Transparency for Big Tech

Image: 

By Phil Kerpen

A new Wall Street Journal expose finding that "Google has increasingly re-engineered and interfered with search results to a far greater degree than the company and its executives have acknowledged" is sure to bolster efforts from the company's opponents to break it up or cripple it with regulations.

There is a through-the-looking-glass quality to the debate for those of us who have spent the last 15 years or so in the Net Neutrality wars.

The same players – including Big Tech companies themselves and their surrogates – who have told us for years that only heavy-handed government neutrality regulations can save us from ISPs manipulating traffic and acting as gatekeepers  are now recoiling in horror at the prospect of a neutrality regulation for Big Tech companies that are engaging in precisely such manipulation.

At the same time, many of the people who most strongly opposed Obama's mangled form of net neutrality are now insistent that we repeat the same big government mistakes to address the behavior of Big Tech.

Senator Ted Cruz brought Section 230 – the provision of U.S. law that provides intermediary liability protection to the tech companies – into the scope of the debate by suggesting that limiting such a government-granted benefit could provide a mechanism for conservatives ideologically suspect of regulation to address the perceived thumb these companies had on the scale for Democratic candidates and their liberal allies.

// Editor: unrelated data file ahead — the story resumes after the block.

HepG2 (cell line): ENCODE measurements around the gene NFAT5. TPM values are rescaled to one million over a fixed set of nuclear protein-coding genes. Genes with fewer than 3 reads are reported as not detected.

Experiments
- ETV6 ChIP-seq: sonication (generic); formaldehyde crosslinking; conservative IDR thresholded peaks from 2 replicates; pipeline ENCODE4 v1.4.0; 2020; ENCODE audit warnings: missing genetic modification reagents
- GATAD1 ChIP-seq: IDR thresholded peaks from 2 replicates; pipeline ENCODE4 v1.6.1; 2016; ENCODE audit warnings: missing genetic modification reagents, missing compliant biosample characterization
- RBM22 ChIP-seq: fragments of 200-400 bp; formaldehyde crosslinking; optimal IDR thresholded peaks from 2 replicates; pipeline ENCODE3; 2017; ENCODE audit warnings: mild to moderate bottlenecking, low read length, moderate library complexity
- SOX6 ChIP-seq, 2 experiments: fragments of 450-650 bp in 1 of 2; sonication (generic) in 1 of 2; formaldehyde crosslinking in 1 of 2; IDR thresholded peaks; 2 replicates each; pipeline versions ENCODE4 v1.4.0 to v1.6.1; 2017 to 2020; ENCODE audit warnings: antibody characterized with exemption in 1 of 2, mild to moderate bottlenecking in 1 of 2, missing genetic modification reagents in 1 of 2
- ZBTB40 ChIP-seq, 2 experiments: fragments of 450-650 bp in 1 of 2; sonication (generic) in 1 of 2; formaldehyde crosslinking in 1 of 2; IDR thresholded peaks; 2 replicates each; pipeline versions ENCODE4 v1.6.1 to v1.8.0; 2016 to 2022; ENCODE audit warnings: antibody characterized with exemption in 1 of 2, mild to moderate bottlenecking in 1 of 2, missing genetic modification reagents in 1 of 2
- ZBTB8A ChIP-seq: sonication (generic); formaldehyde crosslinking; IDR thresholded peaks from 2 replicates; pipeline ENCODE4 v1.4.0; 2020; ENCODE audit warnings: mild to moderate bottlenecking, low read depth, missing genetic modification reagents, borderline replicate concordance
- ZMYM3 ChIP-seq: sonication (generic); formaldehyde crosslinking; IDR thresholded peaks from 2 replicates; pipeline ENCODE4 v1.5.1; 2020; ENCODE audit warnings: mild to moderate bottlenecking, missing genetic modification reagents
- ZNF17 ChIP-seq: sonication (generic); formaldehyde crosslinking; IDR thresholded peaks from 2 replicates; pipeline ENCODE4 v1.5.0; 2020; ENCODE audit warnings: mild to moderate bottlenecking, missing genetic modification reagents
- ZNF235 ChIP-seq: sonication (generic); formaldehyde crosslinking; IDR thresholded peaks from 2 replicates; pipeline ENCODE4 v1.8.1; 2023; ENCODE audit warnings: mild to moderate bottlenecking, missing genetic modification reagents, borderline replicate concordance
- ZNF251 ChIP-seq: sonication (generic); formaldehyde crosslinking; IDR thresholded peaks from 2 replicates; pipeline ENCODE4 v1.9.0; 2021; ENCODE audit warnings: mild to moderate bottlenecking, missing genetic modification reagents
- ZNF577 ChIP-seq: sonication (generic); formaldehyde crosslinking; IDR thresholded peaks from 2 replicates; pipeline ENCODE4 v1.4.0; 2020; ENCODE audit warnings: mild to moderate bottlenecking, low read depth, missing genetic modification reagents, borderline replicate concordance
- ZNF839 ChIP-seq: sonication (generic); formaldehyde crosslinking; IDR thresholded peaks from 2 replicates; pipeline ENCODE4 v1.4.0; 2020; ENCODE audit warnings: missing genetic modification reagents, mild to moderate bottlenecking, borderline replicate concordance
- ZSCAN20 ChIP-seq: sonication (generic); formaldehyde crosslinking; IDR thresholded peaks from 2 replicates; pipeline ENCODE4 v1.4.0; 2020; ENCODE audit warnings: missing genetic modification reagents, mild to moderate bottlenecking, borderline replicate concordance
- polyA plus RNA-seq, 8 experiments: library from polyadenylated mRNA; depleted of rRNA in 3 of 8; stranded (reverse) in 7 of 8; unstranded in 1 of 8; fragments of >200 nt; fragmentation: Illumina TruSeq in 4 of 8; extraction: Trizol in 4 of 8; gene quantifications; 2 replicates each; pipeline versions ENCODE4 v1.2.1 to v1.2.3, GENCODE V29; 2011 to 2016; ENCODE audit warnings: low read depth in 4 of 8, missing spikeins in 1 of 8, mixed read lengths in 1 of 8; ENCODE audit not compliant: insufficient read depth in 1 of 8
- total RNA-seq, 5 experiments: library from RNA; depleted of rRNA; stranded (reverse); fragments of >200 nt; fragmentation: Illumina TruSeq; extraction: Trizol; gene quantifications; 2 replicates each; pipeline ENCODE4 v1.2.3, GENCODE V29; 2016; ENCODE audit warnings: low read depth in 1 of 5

Senator Josh Hawley pushed this idea to an extreme almost shocking from a Republican – a bill requiring certification of political neutrality by federal bureaucrats to retain 230 protection.

Cruz and Hawley understand something too many professional analysts on the right ignore at their peril – the conservative base is nearing a boiling point in its hatred of Big Tech and sees this as a central front in the culture war, not a venue for economic policy subject to ideological constraints.

How, in this context, can we chart a path forward that can satisfy this base anger without betraying free-market principles?

The answer could lie in FCC Chairman Aji Pai's brilliant resolution of the net neutrality issue.  Not only have none of the predicted negative consequences occurred since Pai's more free-market version of net neutrality was enacted, but to the contrary data speeds have risen sharply, investment is up, and there have been no notable episodes of discrimination by ISPs.

The heart of the Pai order is a transparency rule, which replaces heavy-handed regulation with market discipline – in effect, if you want to treat traffic in a non-neutral fashion you can, but you have to explain what you're doing to your customers.

Ironically, the Big Tech companies continue to pursue reimposition of the heavy-handed Obama neutrality regulations on ISPs even as they fend off efforts to similarly regulate themselves or limit their liability protections.

But the success of the Pai order suggests a much more elegant solution: Big Tech should be subject to a transparency rule and, if they do in fact discriminate against certain content, they should explain how to their customers.

Such a rule could require clear disclosure of how traffic is treated, and clear specification of the standards used for limiting speech, including any possible viewpoint discrimination.  Platforms that represent themselves to the public as neutral could be subject to civil complaints if they violate those representations.

A transparency rule would avoid the perils of more heavy-handed government regulation, dissipate the distrust toward Big Tech from the left and right, and harmonize the rules for ISPs with the rules for the edge giants they are increasingly competing with in the advertising market.

Crafting a transparency rule for Big Tech is easier said than done, of course.  But just as with regulation of ISPs, it could be the least-bad option.